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Photos: Docs Show Roger Stone’s $1.5 Million Tax Liens Forgiven After Presidential Pardon

© AP Photo / Manuel Balce CenetaRoger Stone accompanied by his wife Nydia Stone, left, arrives for his sentencing at U.S. District Court in Washington, Thursday, Feb. 20, 2020
Roger Stone accompanied by his wife Nydia Stone, left, arrives for his sentencing at U.S. District Court in Washington, Thursday, Feb. 20, 2020 - Sputnik International
Roger Stone, a former adviser for US President Donald Trump’s campaign, has been granted a withdrawal of nearly $1.5 million in federal tax liens after meeting “one or more” elements of the Internal Revenue Code (IRC), according to a recent filing by the US Department of the Treasury.

An October 21 filing from the US Treasury’s Internal Revenue Service (IRS) detailed the February 2012 federal tax lien against Stone had been withdrawn due to his satisfying IRC section 6323(j).

According to the IRC section referenced, the decision to withdraw could be related to Stone’s compliance with an installment agreement or the IRS concluding that the withdrawal would be in the “best interests of the United States and the taxpayer.”

The court document, stamped by a Miami Beach, Florida, court and republished Monday by reporter Robert Snell, showed the former Trump campaign adviser was hit with liens in 2009 and 2010 for failure to file annual income tax returns for the tax periods ending in December 2007 and December 2008. Together, the liens totaled more than $1 million.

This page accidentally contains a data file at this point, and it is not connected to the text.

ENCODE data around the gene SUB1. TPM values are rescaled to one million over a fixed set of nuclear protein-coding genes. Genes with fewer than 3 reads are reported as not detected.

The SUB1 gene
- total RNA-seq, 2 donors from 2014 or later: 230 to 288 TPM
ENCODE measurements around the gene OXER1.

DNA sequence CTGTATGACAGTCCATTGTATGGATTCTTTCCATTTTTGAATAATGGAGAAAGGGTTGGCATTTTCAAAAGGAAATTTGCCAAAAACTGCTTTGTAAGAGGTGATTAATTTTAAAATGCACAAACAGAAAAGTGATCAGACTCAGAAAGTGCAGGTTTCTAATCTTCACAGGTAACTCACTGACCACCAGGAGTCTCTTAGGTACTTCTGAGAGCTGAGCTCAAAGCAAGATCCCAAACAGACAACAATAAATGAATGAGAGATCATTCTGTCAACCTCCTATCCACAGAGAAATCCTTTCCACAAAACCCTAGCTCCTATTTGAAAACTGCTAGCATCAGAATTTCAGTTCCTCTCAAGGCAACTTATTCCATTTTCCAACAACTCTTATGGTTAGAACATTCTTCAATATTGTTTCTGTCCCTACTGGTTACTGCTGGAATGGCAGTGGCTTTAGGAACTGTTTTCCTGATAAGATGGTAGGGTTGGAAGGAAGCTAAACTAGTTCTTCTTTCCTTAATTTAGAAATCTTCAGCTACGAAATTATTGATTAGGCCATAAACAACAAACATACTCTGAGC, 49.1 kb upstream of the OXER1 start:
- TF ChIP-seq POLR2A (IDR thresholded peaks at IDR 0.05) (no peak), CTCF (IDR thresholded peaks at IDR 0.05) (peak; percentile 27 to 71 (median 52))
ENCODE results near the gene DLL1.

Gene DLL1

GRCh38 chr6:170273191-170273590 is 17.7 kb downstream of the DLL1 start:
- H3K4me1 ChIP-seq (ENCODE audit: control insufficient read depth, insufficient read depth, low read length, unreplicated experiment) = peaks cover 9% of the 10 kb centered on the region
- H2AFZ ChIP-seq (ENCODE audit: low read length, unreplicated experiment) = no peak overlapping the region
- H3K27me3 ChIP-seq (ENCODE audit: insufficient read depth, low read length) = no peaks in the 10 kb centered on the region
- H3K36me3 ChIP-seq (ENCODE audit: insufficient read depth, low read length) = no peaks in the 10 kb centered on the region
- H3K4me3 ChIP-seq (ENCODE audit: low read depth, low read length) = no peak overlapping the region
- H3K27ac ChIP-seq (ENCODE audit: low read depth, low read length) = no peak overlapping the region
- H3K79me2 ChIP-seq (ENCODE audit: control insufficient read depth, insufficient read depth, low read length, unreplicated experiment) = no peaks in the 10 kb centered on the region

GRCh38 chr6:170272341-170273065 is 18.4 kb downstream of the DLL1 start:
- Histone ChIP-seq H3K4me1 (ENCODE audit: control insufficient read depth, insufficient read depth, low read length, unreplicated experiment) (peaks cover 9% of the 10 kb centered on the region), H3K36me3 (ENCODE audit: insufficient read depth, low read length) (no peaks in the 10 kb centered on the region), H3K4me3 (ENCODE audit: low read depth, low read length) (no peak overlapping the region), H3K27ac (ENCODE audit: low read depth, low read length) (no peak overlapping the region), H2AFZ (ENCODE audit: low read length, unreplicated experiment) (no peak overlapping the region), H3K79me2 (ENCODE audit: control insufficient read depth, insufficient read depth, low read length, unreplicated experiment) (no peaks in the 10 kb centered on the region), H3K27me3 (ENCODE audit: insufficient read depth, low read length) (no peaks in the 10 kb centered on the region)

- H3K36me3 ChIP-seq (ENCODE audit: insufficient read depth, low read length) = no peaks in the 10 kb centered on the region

A second document filed in Florida’s city of Fort Lauderdale showed some $500,000 in additional liens were also withdrawn, bringing the total to $1,493,008.10.

While Stone’s liens have been withdrawn, the IRS more frequently audits taxpayers in lower income brackets than him.

The IRS website states those who claim the earned income tax credit (EITC) - “a refundable tax credit for certain people who work and have earned income” - are generally “rural, lower income taxpayers.” Audits of such taxpayers occur because they are more likely to claim the credit.

Commissioner of Internal Revenue Charles Rettig asserted in a September 2019 letter to Sen. Ron Wyden (D-OR) that it is cheaper for his agency to audit those who claim the EITC than their generally wealthier counterparts.

“The IRS cannot simply shift examination resources from single issue correspondence audits to more complex higher income audits because of employee experience and skillset,” he wrote. “A GS-8 tax examiner is not trained to conduct a high income, high wealth taxpayer audit.”

GS-8 refers to the eighth pay grade in the General Schedule (GS) payscale.

“Congress must fund and the IRS must hire and train appropriate numbers of RAs [revenue agents] to have appropriately balanced coverage across all income levels,” he concluded.

Stone had his 40-month prison sentence, two-year probation and related $20,000 fine revoked earlier this year via a clemency order signed by the US president.

He suggested in September that ballots in Nevada be “seized by federal marshals and taken from the state.”

“They are completely corrupted,” he said, weeks before the presidential election took place on November 3. “No votes should be counted from the state of Nevada if that turns out to be the provable case. Send federal marshals to the Clark County Board of Elections, Mr. President!”

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